Now that politicians and lobbyists have had their say on arming airline pilots, it's the public's turn.
The FAA is asking for public comment about authorizing on-duty pilots to carry firearms in flight — a post-Sept. 11 issue incorporated into the new federal air travel security law that passed in November.
"We need to decide whether it's safe, reasonable, optimal, or whether there is some other thing we need to be doing," said Rebecca Trexler, a spokeswoman with the Federal Aviation Administration. "Do we want dangerous or less-than-lethal weapons on an airplane? There are lots of reasons for and against it, and we have to look at all of that."
After much discussion and negotiation, Congress passed the expansive Aviation and Transportation Security Act (ATSA) in November; it took effect last month. One section authorizes commercial jet pilots to keep firearms with them in the cockpit — but only if the following four conditions are met:
• The airline approves
• The undersecretary for the newly created Transportation Security Administration approves
• The weapon is approved by the undersecretary
• The pilot has undergone appropriate firearm use and safety training, as determined by the undersecretary.
The national Air Line Pilots Association (ALPA) was intricately involved in how the armed- pilots passage, Section 128 of the act, was worded.
"The legislation, we think, was adequate," said ALPA spokesman John Mazor. "We proposed arming airline pilots on a limited, selective basis. We think that's a necessary component that does have its place in a series of defenses against terrorist hijackers."
Mazor said the union's only remaining concern is the requirement for air carrier approval.
"Some airlines are indicating they're not going to permit it on their operation and that's unfortunate," he said. The union fears that if some airlines opt out, the effectiveness of the measure would weaken.
But though it's snagged a place on the books, the new law is still causing a commotion.
While they're glad that pilots have been authorized to carry handguns, pro-firearm groups like Gun Owners of America argue the law's language is limiting.
GOA Executive Director Larry Pratt said that pilots' unions have gotten involved at the local level, threatening to walk unless they're armed when they command a passenger plane.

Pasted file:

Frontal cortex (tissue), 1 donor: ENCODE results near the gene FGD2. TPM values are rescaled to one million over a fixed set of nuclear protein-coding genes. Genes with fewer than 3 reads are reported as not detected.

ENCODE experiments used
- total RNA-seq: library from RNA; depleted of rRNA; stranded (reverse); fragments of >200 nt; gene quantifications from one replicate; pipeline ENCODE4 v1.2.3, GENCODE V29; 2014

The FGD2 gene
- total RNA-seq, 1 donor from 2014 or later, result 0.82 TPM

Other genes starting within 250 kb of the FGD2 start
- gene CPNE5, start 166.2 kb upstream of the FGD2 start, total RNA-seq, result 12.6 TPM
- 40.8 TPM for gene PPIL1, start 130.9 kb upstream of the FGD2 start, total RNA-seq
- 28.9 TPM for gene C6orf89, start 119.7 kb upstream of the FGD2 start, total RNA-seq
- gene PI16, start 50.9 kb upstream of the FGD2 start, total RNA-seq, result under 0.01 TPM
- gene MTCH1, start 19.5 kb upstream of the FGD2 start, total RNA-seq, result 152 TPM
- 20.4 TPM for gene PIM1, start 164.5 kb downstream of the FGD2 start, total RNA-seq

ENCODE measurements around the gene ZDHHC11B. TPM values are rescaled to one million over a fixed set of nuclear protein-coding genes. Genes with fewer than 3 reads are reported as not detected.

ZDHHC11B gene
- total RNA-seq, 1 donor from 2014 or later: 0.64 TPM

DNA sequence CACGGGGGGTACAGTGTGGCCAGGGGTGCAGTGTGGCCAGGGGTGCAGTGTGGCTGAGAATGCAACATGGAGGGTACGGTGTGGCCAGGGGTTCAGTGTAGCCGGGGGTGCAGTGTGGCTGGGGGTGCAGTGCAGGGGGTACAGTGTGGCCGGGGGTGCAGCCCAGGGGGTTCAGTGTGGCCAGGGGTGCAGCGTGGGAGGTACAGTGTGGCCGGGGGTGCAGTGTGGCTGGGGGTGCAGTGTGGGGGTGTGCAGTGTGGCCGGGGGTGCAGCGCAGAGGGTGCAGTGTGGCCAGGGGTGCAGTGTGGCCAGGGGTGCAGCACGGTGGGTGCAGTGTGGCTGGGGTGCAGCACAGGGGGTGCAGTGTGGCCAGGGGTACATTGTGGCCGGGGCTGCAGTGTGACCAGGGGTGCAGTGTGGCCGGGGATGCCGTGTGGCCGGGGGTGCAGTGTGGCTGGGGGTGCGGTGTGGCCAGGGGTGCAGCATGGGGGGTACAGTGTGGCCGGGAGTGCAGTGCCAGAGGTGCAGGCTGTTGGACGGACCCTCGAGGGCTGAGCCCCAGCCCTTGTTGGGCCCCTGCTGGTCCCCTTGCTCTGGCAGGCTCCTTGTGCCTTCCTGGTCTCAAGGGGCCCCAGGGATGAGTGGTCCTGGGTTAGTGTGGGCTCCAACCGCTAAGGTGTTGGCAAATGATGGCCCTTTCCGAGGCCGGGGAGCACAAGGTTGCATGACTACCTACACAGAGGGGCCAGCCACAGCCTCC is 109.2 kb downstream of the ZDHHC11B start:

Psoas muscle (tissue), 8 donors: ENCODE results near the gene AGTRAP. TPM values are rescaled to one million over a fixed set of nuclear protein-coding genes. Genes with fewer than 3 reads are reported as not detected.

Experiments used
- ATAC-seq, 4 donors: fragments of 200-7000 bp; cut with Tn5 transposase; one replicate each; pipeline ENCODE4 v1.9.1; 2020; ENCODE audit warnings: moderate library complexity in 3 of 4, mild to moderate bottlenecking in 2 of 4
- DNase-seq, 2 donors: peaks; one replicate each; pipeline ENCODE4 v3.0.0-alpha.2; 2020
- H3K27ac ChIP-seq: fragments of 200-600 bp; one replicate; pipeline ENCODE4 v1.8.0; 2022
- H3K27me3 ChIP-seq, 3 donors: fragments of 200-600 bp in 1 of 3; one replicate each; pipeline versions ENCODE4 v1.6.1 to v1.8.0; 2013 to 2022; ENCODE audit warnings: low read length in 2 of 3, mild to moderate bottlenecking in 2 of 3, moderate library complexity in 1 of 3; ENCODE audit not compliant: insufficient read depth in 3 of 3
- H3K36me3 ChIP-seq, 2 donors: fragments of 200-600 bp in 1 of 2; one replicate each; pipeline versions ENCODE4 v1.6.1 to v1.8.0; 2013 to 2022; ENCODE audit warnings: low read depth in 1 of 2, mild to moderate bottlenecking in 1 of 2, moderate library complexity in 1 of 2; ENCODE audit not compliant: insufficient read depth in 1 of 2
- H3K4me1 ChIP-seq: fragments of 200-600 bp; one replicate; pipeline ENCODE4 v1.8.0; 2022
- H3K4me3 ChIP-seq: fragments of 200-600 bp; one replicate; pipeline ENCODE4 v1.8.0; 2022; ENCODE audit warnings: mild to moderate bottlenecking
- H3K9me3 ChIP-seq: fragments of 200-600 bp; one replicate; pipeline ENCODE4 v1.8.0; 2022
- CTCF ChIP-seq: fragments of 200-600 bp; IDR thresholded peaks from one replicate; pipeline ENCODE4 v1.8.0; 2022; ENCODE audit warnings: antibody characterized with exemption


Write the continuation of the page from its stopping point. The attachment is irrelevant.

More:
"We hope they're going to end up having pilots trained and authorized to be carrying guns in the cockpit," Pratt said. "We think it's safer if pilots keep guns with them while on duty — make them federal law enforcement agents, at least to and from work."
GOA even goes a step further, lobbying that passengers with concealed weapons permits be allowed to take guns with them on planes.
Gun control advocates like the Brady Campaign to Prevent Gun Violence are strongly opposed to the armed-passenger idea, and say pilots shouldn't be toting guns either.
"We don't believe arming pilots is the best course of action," said Brady Campaign spokeswoman Amy Stilwell. "Improving airline security and preventing weapons from getting on aircraft is the best course of action. Folks with weapons shouldn't be getting on airplanes in the first place."
The organization is worried that guns onboard could wind up in the wrong hands or even damage the plane.
"We have serious concerns about arming pilots: Could it compromise the integrity of the aircraft itself? When would pilots be authorized to use guns?" Stilwell said.
GOA claims that a handgun isn't likely to do significant damage to a passenger jet, even if errant shots are fired.
"The plane is not going to go down if a bullet goes through the skin of the plane," Pratt said. "A smaller airliner could lose two windows and still continue to control pressurization."
The pilots' union insists guns would only be used by the captain and co-pilot if terrorist hijackers manage to penetrate the cockpit doors, which the FAA now requires be closed and locked in flight.
The public comment period ends Feb. 14. People can voice their opinions by logging onto the FAA's Web site and accessing the Federal Register on the armed-pilots issue.